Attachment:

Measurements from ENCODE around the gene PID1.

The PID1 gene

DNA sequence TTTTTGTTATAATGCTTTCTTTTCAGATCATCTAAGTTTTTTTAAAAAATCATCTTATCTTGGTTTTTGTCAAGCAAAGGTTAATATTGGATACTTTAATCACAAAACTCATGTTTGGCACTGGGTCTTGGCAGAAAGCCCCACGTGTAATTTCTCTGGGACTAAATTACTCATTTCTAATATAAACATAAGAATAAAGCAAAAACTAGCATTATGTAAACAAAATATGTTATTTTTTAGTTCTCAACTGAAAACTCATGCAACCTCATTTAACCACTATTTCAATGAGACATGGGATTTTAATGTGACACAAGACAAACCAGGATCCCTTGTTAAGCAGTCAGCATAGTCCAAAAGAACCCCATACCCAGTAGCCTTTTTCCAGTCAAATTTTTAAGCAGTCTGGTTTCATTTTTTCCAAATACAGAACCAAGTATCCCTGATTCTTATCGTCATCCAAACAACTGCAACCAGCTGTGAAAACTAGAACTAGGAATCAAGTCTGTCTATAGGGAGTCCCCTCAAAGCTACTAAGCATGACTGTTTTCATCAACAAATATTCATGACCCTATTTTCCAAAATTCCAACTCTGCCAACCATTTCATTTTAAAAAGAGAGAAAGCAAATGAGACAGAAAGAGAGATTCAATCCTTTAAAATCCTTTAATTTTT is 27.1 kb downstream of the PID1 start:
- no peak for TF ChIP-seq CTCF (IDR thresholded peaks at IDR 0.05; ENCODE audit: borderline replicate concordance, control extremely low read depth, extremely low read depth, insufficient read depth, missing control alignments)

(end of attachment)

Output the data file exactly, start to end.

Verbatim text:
Measurements from ENCODE around the gene PID1.

The PID1 gene

DNA sequence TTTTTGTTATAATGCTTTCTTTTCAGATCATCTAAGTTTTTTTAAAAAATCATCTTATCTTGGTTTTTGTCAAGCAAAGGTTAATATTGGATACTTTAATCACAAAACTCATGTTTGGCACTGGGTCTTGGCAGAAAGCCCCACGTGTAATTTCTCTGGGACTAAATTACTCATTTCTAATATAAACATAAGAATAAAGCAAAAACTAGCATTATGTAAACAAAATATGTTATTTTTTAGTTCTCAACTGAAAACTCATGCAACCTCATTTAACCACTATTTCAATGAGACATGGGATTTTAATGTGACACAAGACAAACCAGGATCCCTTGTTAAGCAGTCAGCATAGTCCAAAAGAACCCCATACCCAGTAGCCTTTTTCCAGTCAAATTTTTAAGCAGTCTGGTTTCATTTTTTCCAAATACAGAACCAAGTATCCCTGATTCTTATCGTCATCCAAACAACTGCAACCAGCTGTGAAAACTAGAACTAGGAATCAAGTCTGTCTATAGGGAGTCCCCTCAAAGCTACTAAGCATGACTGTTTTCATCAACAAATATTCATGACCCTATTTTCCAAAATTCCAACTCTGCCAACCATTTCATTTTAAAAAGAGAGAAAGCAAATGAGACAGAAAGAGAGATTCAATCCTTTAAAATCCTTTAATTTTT is 27.1 kb downstream of the PID1 start:
- no peak for TF ChIP-seq CTCF (IDR thresholded peaks at IDR 0.05; ENCODE audit: borderline replicate concordance, control extremely low read depth, extremely low read depth, insufficient read depth, missing control alignments)